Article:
Rethinking Community Policing

Rethinking Community Policing

Rethinking Community Policing

Rethinking Community Policing

Synopsis

Community policing is in decline, threatened with obsolescence by data-driven practices like COMPSTAT and Intelligence-Led Policing. Efficiency driven and aided by technology, these practices are delivering on the crime reduction promises community policing aspired to. Ray argues that much of community policing's difficulties lie in the lack of a clear theoretical foundation informing its community engagement mandate. The uncritical incorporation of pluralism needlessly highlights the differences between police and community groups. Deliberative democratic theory offers a theoretical foundation that may save community policing. Moreover, Ray uses historical sources to suggest the inevitability of community policing in America.

Excerpt

The community policing enterprise is beginning to founder. Community policing scholarship and innovation has slowed as scholars’ and police practitioners’ efforts focus on new data-driven initiatives that seemly deliver on the crime-reduction promises community policing had hoped to realize. In fact, when discussing the research for this book with a respected colleague – one who wrote extensively on the subject of community policing in the 1980s and 1990s – he confided his belief that “community policing was an idea that had run its course.” Can this truly be? Has history taught us nothing?

The social and political turmoil of the 1960s and early 1970s greatly affected all levels of government. The era marked a change in thinking about the relationship between the government and the governed. Citizens demanded a new standard of legitimacy based on access and voice for all. The demands extended to all levels of government, particularly the police. During the 1960s, the police received unprecedented scrutiny and criticism concerning their response to high profile incidents as well as commonplace routine encounters with citizens. A series of presidential commissions and blue ribbon committees investigated and recommended changes in practices for improving the relationship between the police and the citizens they serve. Scholarship supporting and furthering these recommendations ensued, ultimately ushering in the era of community policing. The central feature of this new model of policing concerned methods and practices designed to both engage and involve citizens in police matters that, by the 1980s, evolved into community policing.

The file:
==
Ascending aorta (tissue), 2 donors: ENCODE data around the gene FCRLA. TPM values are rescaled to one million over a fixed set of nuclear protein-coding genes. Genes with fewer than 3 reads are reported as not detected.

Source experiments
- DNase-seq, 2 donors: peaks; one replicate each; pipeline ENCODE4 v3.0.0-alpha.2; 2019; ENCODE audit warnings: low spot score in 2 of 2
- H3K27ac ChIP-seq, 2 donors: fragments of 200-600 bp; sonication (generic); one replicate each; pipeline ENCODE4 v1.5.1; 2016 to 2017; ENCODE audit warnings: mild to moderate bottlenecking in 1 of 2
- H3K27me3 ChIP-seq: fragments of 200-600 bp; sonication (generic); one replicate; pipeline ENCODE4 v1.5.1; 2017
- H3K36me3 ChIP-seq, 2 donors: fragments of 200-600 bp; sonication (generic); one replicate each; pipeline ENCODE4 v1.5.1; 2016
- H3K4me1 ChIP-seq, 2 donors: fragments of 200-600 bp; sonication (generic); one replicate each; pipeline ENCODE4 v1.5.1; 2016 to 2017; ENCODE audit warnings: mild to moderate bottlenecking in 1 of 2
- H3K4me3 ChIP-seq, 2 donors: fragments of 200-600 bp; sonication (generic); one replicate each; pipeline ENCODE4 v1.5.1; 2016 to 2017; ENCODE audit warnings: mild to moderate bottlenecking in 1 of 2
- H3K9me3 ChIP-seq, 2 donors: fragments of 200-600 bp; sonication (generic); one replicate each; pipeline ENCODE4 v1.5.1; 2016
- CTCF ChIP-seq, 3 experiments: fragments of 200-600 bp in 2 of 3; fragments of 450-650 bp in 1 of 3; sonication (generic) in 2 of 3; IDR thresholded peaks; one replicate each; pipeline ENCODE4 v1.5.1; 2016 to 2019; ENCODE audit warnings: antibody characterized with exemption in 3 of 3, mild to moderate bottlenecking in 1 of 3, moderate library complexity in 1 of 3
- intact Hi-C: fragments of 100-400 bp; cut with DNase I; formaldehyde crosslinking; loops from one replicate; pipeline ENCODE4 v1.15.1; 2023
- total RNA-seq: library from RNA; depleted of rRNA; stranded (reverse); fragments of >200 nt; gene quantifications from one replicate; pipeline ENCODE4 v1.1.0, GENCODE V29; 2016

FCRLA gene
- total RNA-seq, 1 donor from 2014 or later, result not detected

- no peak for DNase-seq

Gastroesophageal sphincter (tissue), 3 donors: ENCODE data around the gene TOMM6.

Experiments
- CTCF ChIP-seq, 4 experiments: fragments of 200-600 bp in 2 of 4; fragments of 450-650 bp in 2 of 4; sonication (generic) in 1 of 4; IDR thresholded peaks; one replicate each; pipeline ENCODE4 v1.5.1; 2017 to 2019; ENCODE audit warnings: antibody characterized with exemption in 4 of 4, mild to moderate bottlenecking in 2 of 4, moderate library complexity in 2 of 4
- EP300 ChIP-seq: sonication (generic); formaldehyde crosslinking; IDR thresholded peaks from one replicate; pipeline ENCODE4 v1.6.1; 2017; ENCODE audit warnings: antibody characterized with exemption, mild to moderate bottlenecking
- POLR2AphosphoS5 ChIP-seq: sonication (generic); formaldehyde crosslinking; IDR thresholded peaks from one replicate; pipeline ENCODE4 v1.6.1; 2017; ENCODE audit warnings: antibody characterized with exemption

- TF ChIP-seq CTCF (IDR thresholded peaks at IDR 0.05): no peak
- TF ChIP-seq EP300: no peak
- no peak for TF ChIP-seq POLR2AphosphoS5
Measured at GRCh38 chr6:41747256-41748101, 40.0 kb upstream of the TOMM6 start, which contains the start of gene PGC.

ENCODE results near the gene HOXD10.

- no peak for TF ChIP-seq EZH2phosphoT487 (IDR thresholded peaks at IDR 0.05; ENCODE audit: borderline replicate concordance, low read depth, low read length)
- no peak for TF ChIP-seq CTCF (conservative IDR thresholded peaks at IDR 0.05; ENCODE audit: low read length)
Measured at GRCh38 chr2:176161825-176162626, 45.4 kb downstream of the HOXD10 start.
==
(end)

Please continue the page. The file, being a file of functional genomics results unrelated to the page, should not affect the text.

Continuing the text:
Emerging from the same tumult, but at a considerably slower pace, was a new way of thinking about democracy, deeply rooted in critical theory. Known as deliberative democratic theory, it also had citizen . . .

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